As the calendar marches toward the final quarter of the year, there are certain financial rituals many astute investors embrace. They routinely scour their portfolios for gains or losses to harvest, see that their allocations align with their expectations and plan for ways to reduce the income taxes they’ll pay.
These are all good practices, but this year I’m going to ask you to expand the scope of your year-end ritual to include other important matters that are commonly ignored.
Start with a recap of the past year. Look at income and expenses, and compare that to where you expected to be. Did you earn and save as planned? Did you minimize debt? Overall did your cash flow in the current year align with you need to accomplish your life’s objectives?
Compare last year’s forecasts to where you stand today. What changes are required to get back on track? Forecasting over long periods of time is likely inaccurate if not reviewed and updated regularly. Annually examining your assumptions vs your actual in your financial forecasts can help correct course with minor modifications.
Scan through your portfolio for any significant concentration risk. Concentration risk is when one or more investments occupy too much space in the whole portfolio. How much is too much is up for debate, however, many experts feel that any more than 10% of your portfolio in any one holding may be it. Some people have concentrated positions because they’re afraid of paying taxes on the gain. If that same position were to suffer dramatic losses, many wish they sold and paid the tax to salvage some of the value. Consider selling some of the concentrated position, particularly if you’re in a low tax bracket.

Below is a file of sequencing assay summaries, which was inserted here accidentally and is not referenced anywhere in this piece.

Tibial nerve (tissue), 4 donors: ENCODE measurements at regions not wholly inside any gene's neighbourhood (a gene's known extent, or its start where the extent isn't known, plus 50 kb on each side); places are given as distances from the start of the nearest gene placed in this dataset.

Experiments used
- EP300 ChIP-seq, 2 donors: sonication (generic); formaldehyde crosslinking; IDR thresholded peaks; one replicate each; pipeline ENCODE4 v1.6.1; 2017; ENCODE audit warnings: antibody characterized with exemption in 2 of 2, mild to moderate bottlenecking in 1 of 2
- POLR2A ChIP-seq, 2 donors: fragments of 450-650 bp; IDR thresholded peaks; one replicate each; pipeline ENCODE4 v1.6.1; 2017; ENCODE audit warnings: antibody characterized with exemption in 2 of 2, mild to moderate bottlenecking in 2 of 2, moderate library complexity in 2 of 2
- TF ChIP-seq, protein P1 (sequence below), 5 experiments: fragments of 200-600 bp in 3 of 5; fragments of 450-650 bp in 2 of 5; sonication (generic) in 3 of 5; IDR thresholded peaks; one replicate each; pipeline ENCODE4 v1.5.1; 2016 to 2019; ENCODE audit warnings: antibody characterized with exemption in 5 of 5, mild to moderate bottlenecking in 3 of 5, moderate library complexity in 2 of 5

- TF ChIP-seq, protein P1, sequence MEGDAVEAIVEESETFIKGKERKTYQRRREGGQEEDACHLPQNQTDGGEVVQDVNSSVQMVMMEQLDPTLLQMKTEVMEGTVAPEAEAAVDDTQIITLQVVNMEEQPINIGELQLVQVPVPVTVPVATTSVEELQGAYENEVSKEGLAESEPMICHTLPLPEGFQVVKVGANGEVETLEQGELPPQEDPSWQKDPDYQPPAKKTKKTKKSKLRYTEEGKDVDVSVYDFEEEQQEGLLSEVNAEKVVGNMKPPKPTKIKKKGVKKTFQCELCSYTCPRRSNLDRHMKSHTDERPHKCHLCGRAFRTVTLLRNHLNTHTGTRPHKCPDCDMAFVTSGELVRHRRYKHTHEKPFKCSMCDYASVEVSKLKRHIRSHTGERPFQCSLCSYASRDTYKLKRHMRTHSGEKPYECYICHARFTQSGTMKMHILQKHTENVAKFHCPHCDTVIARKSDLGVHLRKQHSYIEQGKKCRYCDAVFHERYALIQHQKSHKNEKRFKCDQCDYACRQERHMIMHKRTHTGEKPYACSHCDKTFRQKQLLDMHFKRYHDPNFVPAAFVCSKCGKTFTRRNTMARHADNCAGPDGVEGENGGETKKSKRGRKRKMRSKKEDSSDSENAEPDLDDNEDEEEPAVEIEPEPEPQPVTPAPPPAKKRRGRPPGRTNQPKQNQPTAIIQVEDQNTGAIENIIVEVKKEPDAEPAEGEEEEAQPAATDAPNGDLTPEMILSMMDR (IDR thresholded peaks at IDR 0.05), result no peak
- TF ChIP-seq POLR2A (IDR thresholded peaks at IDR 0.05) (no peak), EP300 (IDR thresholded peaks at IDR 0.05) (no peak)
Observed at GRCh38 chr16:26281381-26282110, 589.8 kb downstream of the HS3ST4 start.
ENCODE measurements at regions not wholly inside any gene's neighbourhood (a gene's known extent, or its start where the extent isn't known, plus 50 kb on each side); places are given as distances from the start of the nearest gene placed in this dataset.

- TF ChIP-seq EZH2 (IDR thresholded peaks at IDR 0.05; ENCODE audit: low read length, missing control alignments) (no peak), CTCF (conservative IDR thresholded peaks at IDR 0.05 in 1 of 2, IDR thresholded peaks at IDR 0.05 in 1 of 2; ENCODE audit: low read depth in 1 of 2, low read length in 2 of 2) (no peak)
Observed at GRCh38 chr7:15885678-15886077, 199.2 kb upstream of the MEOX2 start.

Review your insurance policies. Are you amply covered for any perils that may possibly occur? Maybe there are new matters in your life like a teen driver or an inherited house that you own with your siblings.
Look at your wills and trusts. Do the executors, guardians and inheritance provisions still make sense given the family circumstances? Perhaps there have been marriages, deaths or new additions that you’d like to include. I’m amazed at how many people haven’t dusted off these documents in years.
For most, a skilled professional’s guidance is beneficial. In fact, if you have a financial planner in your life and these matters haven’t been examined at least yearly, shop for a new planner. On the other hand, if you always do these reviews yourself – you may be consistently overlooking the same things.